The term ‘gutloading’ refers to feeding insects high quality food which then will benefit the lizard

when it eventually consumes the bugs.  Generally, the food will stay inside the insects for a few days until it passes through & is excreted.  Therefore, it is necessary to always top up the gut-loading food as and when it is eaten by the bugs.  We recommend and use Repashy Bug Burger for our insects.  Our specialist reptile vet (Ben @ Alders) said that 4 out of 5 of the lizards he sees have Vitamin A deficiency due to the Vitamin A within supplements losing its effectiveness after 6-8 weeks.  Repashy contains Vits A, D, E and Calcium as well as a myriad of bugs, artificial plant extracts and the majority of the insects absolutely LOVE it!  The ideal combination of gut-loading and dusting makes insects massively more beneficial to your lizard and has been known to cure health issues such as symptoms associated with Vitamin A deficiency (sore eyes, loss of appetite, shedding difficulties & sensitivity to light, for example). You can also feed and hydrate your feeder insects using salad leaves, grass, carrot, etc.  But whilst this keeps your insects alive, if often doesn’t directly benefit your lizard.  All insects should be dusted before feeding to your lizard with either a multivitamin & mineral supplement or plain calcium such as powdered cuttlefish bone.



Keep locusts warm, feed fresh grass (not salad, as this tends to sit in their stomach and rot unless they are kept very hot, which then kills the locust).  They prefer the Bug Burger formula if it is slightly more runny.  Locusts are perhaps less nutritious than other bugs to feed to your lizard but are fun to feed as they jump about, meaning the lizard has to chase them.



Crickets need to be kept warm enough to be actively feeding on their gut-load food, but can survive colder temperatures.  Keep them hydrated with regular ‘Bug Burger’ or with cricket gel (which is simply water in a gel form), carrot or small bits of salad, dandelion leaves or grass.

NB: both crickets and locusts last much longer if they are transferred from the tubs they are sold in to ventilated, larger containers (such as plastic faunariums or cricket keepers) to prevent moisture, mould & death!



Mealworms are the larva of the darkling beetle (which lizards do not eat). They need to be kept warm enough to actively consume their gutload foods, but keep them too warm and they will start to pupate so won’t last long. These are very easy to gut-load and will happily consume Bug Burger, carrot, brown bread, apple and salad leaves.  It is important to keep these in a ventilated tub, preferably with no lid, because if they get too moist they start smelling bad and die. There are different sizes of mealworms – mini, standard and large, so choose the correct size in relation to the size of your lizard.  When gut-loaded & dusted they make a particularly good staple food as they can be contained in a bowl and left in the enclosure without bothering the lizard (esp chameleons & leopard geckos) if it’s not hungry.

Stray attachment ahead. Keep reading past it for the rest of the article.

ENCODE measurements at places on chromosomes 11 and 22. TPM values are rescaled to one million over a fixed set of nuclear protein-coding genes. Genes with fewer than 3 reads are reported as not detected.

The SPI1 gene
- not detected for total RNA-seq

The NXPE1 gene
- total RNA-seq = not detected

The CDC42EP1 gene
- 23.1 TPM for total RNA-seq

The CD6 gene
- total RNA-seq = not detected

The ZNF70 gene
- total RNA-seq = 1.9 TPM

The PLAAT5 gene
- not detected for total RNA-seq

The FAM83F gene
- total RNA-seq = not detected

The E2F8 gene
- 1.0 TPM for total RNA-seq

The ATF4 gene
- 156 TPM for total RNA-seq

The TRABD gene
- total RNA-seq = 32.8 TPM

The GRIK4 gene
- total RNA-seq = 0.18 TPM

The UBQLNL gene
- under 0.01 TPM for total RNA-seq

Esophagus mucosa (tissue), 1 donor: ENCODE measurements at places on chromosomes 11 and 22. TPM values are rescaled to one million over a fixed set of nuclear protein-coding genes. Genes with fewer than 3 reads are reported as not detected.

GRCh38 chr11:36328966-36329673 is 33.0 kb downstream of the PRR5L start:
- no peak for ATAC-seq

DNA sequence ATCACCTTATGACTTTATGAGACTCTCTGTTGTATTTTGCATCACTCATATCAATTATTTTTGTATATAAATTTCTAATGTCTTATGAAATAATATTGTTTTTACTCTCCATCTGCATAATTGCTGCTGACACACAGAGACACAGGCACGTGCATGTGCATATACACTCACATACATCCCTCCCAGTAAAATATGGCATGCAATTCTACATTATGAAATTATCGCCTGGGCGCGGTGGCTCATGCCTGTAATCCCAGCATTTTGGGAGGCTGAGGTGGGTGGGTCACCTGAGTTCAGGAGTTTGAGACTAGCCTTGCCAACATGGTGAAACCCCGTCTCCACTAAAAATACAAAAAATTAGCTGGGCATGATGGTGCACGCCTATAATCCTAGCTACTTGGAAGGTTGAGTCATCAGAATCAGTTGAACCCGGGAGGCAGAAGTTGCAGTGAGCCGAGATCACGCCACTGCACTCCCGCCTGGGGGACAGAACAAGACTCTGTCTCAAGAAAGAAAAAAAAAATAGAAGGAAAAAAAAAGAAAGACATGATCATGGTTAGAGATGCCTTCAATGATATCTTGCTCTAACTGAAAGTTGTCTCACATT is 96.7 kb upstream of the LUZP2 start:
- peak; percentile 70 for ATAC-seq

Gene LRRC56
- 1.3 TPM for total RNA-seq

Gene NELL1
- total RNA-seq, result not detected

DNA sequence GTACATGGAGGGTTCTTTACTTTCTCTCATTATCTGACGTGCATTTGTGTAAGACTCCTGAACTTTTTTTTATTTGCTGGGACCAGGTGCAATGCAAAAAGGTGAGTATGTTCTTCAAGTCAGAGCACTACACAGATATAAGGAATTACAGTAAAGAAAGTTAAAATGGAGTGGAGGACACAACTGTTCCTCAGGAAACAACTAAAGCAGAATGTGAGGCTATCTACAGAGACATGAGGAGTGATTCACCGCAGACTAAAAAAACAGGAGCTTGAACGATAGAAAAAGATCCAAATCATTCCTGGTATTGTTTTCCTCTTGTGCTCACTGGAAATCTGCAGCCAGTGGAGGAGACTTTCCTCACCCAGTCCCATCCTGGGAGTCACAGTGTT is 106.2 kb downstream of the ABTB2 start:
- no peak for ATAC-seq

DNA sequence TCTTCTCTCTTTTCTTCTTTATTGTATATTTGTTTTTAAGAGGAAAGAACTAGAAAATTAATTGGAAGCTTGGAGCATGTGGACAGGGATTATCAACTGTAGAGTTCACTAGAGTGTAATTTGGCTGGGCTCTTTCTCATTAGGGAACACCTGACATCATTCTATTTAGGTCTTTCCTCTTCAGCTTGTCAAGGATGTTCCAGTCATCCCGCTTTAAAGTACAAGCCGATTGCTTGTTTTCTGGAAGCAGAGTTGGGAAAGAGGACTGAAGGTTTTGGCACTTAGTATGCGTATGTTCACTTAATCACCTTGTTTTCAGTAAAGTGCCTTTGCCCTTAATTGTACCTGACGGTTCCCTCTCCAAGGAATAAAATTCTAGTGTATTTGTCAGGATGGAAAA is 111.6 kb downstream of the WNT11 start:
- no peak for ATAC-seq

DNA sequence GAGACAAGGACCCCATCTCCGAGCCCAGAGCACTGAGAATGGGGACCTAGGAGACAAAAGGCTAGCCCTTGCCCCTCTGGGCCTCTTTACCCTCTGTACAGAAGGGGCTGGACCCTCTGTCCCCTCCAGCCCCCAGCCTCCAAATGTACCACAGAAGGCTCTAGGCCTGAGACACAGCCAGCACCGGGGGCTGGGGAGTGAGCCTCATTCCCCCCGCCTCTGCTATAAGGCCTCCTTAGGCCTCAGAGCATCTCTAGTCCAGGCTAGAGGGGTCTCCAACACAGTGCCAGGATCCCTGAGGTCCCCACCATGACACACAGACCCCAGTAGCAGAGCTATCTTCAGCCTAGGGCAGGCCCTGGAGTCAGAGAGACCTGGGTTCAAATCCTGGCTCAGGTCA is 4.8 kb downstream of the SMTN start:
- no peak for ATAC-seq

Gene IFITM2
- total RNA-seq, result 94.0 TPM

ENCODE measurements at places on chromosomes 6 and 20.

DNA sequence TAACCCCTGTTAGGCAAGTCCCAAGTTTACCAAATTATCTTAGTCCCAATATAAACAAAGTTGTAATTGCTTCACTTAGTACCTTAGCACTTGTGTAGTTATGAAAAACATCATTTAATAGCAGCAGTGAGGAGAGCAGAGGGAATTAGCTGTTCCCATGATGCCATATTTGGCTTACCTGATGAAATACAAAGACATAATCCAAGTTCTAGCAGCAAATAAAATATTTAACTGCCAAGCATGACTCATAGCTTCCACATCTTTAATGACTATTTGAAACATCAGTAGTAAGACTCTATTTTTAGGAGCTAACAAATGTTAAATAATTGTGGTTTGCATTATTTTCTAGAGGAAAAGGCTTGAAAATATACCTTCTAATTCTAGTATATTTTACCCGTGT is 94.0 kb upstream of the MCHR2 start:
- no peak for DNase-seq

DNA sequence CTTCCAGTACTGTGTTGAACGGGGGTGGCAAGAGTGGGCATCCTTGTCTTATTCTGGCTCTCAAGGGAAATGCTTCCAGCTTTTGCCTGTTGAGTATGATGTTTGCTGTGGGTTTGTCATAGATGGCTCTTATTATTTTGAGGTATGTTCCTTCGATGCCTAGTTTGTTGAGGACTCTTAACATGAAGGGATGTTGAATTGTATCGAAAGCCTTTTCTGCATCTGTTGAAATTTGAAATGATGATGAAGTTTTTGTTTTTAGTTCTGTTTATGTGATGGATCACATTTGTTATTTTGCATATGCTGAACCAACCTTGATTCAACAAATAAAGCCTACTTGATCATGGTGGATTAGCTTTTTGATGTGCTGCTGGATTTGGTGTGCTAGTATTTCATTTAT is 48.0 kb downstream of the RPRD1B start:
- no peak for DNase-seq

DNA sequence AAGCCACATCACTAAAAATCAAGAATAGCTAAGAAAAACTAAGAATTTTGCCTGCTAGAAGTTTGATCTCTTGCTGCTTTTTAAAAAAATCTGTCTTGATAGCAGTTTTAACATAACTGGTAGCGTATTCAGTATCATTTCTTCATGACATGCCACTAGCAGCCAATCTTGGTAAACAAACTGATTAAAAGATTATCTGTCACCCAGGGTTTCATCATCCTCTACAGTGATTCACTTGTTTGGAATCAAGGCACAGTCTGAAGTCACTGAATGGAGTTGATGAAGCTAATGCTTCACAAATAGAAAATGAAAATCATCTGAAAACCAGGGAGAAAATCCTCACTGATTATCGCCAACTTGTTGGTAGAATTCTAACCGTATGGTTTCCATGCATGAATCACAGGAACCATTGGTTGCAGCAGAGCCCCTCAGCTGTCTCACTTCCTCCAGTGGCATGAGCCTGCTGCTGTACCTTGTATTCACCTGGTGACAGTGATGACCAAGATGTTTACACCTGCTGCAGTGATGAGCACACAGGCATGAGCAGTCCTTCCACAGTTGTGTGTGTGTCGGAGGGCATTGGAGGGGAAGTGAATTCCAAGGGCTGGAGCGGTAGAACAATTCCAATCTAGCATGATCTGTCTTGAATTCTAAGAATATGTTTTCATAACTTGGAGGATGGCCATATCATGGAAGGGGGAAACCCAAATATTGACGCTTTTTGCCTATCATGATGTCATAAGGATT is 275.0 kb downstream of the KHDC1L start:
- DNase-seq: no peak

These are actually a type of jungle worm (rather than a mealworm, as commonly thought). They exist in the wild in warm, jungle environments where they would consume meat as well as vegetables. If kept warm & ventilated, these worms can stay alive for several months and are a tasty food item for larger lizards. To maximise their usefulness as a staple these must be gut-loaded well and dusted. They hungrily eat Repashy Bug Burger as well as brown bread, apple, carrot and

salad leaves.  These can cause obesity in bearded dragons if fed in too big a quantity without offering along with a variety of other bugs, but their longevity means there is no rush to feed them all before they die.



Waxworms are the caterpillar of the white moth. They are very fatty with low nutritional content and it is not easy to gut-load these with anything that would be beneficial to lizards. However, these can be an occasional tasty treat for most lizards and are useful as an energy source for lizards which are weak or need feeding up. The moths that they turn into can also be fed to lizards such as smaller chameleons for a bit of variety.



These are the grub of the sun beetle (pachnoda marginata) and can be a succulent, juicy & tasty treat for larger lizards.  The grubs eat fruit such as banana and can be quite fatty so nutritionally they are not suitable as a staple food.



Roaches are an excellent source of protein and they are easy to gut-load, making them a brilliant feeder insect for lizards when available. Easy to breed and so can be fed from small to adult to lizards of all sizes – as long as you keep them in escape-proof containers!

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